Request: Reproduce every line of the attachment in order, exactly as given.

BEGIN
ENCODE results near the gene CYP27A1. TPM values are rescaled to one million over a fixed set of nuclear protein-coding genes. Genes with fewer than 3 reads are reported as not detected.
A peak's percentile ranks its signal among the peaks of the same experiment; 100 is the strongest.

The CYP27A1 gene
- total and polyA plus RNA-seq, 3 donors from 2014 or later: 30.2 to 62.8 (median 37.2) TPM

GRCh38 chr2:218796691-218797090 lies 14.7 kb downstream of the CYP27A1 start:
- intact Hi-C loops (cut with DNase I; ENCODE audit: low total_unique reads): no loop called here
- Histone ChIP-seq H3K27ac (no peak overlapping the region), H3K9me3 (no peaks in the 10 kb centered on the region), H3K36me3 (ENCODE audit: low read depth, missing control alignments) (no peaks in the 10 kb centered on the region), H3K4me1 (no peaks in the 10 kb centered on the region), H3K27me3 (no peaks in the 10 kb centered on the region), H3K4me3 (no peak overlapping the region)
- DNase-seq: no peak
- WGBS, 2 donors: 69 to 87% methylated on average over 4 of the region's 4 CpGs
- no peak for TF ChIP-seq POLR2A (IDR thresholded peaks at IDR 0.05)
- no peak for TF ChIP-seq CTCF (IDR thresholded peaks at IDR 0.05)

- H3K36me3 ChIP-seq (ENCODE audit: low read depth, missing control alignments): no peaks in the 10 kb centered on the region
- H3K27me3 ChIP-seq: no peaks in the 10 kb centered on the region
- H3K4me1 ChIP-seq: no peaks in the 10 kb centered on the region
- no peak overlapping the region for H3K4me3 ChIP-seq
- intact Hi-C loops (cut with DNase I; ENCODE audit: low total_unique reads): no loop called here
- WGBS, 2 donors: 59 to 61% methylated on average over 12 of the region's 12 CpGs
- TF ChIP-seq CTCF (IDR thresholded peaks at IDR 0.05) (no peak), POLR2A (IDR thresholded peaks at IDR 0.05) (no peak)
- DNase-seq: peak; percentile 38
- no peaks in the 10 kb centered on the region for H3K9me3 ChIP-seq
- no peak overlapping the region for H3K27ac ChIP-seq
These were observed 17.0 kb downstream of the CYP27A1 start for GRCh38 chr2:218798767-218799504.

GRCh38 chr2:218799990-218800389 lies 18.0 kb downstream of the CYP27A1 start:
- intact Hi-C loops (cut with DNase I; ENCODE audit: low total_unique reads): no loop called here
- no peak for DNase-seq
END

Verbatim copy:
ENCODE results near the gene CYP27A1. TPM values are rescaled to one million over a fixed set of nuclear protein-coding genes. Genes with fewer than 3 reads are reported as not detected.
A peak's percentile ranks its signal among the peaks of the same experiment; 100 is the strongest.

The CYP27A1 gene
- total and polyA plus RNA-seq, 3 donors from 2014 or later: 30.2 to 62.8 (median 37.2) TPM

GRCh38 chr2:218796691-218797090 lies 14.7 kb downstream of the CYP27A1 start:
- intact Hi-C loops (cut with DNase I; ENCODE audit: low total_unique reads): no loop called here
- Histone ChIP-seq H3K27ac (no peak overlapping the region), H3K9me3 (no peaks in the 10 kb centered on the region), H3K36me3 (ENCODE audit: low read depth, missing control alignments) (no peaks in the 10 kb centered on the region), H3K4me1 (no peaks in the 10 kb centered on the region), H3K27me3 (no peaks in the 10 kb centered on the region), H3K4me3 (no peak overlapping the region)
- DNase-seq: no peak
- WGBS, 2 donors: 69 to 87% methylated on average over 4 of the region's 4 CpGs
- no peak for TF ChIP-seq POLR2A (IDR thresholded peaks at IDR 0.05)
- no peak for TF ChIP-seq CTCF (IDR thresholded peaks at IDR 0.05)

- H3K36me3 ChIP-seq (ENCODE audit: low read depth, missing control alignments): no peaks in the 10 kb centered on the region
- H3K27me3 ChIP-seq: no peaks in the 10 kb centered on the region
- H3K4me1 ChIP-seq: no peaks in the 10 kb centered on the region
- no peak overlapping the region for H3K4me3 ChIP-seq
- intact Hi-C loops (cut with DNase I; ENCODE audit: low total_unique reads): no loop called here
- WGBS, 2 donors: 59 to 61% methylated on average over 12 of the region's 12 CpGs
- TF ChIP-seq CTCF (IDR thresholded peaks at IDR 0.05) (no peak), POLR2A (IDR thresholded peaks at IDR 0.05) (no peak)
- DNase-seq: peak; percentile 38
- no peaks in the 10 kb centered on the region for H3K9me3 ChIP-seq
- no peak overlapping the region for H3K27ac ChIP-seq
These were observed 17.0 kb downstream of the CYP27A1 start for GRCh38 chr2:218798767-218799504.

GRCh38 chr2:218799990-218800389 lies 18.0 kb downstream of the CYP27A1 start:
- intact Hi-C loops (cut with DNase I; ENCODE audit: low total_unique reads): no loop called here
- no peak for DNase-seq